NRI Urdu writer Unveils Science Drama
Bangalore: Could ‘Global Warming’ be the stuff of drama. Yes, indeed if the author happens to be a scientist.
Chicago based Dr. Muzaffaruddin Farooqui is a scientist, writer, playwright and historian, all rolled into one. Last fortnight, Urdu lovers of Bangalore were served with bucketloads of scientific information as Farooqui, who was visiting India, addressed a few gatherings in the city. The occasion came handy to unveil his book titled Black Hole, an Urdu drama based on as recent concepts as Global Warming, climate change and vanishing of ozone layer. Though Black Hole was published way back in 2008 by Anjuman Taraqqi e Urdu, Delhi, few were really aware of emergence of something of this genre in the language.
Urdu is more renowned for its refined poetry and short stories. Most of those conversant with the nuances of the language, would confirm that not much sci-fi stuff could be found in Urdu literature. Most Urduphiles tend to believe that Urdu as a language is not much attuned to sci-fi. As Farooqui would himself attest, Mahboob Khan Tarzi, a Pakistani poet who died in 1991 was the only one whose poetry is known to have touched upon some scientific facts.
But here lies Farooqui’s forte. Sci-fi in themselves are not truly representatives of actual science. Much of the facts are sacrificed at the altar of literary rhetoric as well as fictional licence. Farooqui has dealt with the subject of thinning of the ozone layer and ultimately developing holes—some of which could already be seen over Arctic region—through which the sky looks black. The subject is indeed ticklish and hardly amenable to drama. But in the words of Dr. Taqui Khan, former Principal, Nizam College, who has written the preface for the book, Farooqui has scrupulously avoided any compromise on facts and has etched to relief the larger issue of unsustainable lifestyle that has fast-forwarded the exploitation of the natural resources totally oblivious of the hazardous impact on the environment.
Addressing a gathering in the city on February 20, Farooqui said perhaps the Quranic verse wa jaaln’as samaa’ saqfam mahfooza (Anbiya: 32) (And We have set up the sky a canopy well-secured) refers to this ozone layer which is visible to us as the azure sky and has been protecting the life on the earth from the hazardous ultraviolet rays. “Beyond this—and also through the ozone holes—the sky appears black,” adds Farooqui. Proceed a little in the same Surah Anbiya, the verse no. 44 avers: Inna natiyal arza nanqusooha min atrafiha (Then, do they not see that we constrict the earth (space) from around them. Farooqui interprets this to the scenario of rise in level of the sea which would inundate the coastal areas.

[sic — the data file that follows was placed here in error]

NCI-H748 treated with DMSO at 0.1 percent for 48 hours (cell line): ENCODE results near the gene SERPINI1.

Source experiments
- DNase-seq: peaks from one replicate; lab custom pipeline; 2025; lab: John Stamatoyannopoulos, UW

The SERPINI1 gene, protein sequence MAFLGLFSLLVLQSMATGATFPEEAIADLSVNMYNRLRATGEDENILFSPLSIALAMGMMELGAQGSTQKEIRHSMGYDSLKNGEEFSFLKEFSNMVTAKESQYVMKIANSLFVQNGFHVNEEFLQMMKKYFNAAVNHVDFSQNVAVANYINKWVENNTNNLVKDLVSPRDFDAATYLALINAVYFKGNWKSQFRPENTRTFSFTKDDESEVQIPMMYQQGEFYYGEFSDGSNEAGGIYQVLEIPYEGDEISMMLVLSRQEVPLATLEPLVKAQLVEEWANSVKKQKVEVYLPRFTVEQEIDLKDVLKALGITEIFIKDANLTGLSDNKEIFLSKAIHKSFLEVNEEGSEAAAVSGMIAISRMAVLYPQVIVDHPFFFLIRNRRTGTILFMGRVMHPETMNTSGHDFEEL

Dr. Farooqui said, humanity stands at the verge of the environmental abyss and it will not be long before this consumer-driven civilization will end up in a catastrophe. He said the human destiny lies in finding alternative sources of energy and simplifying lifestyle thereby reducing the energy requirement.
Currently based at Chicago, Farooqui was born at Khamampalli in Andhra Pradesh and did his Masters in Chemistry from Osmania University. He proceeded further to attain his Ph.D. in Chemistry from Aligarh Muslim University. Having taught there for two years, he had a stint as a scientist at Regional Research Laboratory at Hyderabad. Further studies led him to Ikron University where he was a post-doctoral fellow for a year following which he served as the clinical chemist at the Holy Family Hospital at Chicago for nearly three decades.
Farooqui has dabbled in history and fiction too. Two of his short story collections Teen mulk ek kahani, Namon ka aghwa and two history books Hindustan mein Muslim daur e hukoomat ka khatma and Hindustan ki azadi mein musalamano ka hissa, have also hit the bookshelves in the past.